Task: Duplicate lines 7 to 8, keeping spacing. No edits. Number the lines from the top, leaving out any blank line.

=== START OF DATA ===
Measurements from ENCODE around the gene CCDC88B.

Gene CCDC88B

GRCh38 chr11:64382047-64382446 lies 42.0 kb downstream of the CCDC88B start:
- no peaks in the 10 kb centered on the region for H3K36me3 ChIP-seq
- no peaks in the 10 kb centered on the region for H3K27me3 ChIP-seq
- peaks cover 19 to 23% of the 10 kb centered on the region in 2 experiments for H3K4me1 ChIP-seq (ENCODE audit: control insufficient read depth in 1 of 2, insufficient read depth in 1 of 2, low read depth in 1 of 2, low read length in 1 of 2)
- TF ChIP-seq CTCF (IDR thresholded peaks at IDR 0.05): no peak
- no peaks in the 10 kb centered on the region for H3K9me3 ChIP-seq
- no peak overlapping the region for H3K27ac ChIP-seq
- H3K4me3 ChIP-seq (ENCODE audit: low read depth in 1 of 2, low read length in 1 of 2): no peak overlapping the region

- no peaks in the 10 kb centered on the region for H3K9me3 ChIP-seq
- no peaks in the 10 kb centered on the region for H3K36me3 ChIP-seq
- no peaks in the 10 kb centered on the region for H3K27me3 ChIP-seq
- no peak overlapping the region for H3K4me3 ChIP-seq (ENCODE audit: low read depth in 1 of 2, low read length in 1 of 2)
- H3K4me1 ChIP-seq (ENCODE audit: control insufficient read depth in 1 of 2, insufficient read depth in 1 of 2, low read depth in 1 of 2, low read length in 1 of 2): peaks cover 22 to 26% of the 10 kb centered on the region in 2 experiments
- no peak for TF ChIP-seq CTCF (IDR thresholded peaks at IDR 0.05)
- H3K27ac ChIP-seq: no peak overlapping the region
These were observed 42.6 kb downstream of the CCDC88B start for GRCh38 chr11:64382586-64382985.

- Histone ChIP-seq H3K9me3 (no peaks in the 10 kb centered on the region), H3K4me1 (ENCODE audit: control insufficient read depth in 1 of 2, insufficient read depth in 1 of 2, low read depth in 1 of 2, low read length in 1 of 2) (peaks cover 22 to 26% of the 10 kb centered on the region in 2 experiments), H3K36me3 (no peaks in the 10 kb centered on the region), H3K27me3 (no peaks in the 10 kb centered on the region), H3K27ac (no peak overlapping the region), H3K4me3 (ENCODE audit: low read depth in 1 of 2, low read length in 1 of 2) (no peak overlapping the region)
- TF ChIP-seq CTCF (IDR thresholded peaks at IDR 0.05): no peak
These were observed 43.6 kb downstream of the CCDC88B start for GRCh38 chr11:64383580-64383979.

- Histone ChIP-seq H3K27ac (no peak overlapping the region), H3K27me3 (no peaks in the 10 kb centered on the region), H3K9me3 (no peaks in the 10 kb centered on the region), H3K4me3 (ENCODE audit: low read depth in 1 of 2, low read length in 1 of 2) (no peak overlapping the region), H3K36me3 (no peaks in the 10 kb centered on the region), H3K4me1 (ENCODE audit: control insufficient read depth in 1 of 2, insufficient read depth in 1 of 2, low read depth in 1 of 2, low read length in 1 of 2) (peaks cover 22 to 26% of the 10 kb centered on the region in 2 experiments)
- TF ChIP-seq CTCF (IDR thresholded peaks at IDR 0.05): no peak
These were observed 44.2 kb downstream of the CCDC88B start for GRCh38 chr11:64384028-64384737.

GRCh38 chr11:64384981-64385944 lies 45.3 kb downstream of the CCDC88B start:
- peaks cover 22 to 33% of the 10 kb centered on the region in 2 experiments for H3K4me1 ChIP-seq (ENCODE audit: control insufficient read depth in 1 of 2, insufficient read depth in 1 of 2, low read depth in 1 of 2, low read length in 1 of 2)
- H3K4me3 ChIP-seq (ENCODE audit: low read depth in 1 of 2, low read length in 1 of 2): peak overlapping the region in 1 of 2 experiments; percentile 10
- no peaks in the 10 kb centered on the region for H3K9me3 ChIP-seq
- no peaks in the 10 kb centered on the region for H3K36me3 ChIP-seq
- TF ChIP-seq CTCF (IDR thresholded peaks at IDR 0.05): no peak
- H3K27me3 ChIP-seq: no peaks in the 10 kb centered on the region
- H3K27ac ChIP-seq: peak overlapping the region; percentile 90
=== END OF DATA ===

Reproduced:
- TF ChIP-seq CTCF (IDR thresholded peaks at IDR 0.05): no peak
- no peaks in the 10 kb centered on the region for H3K9me3 ChIP-seq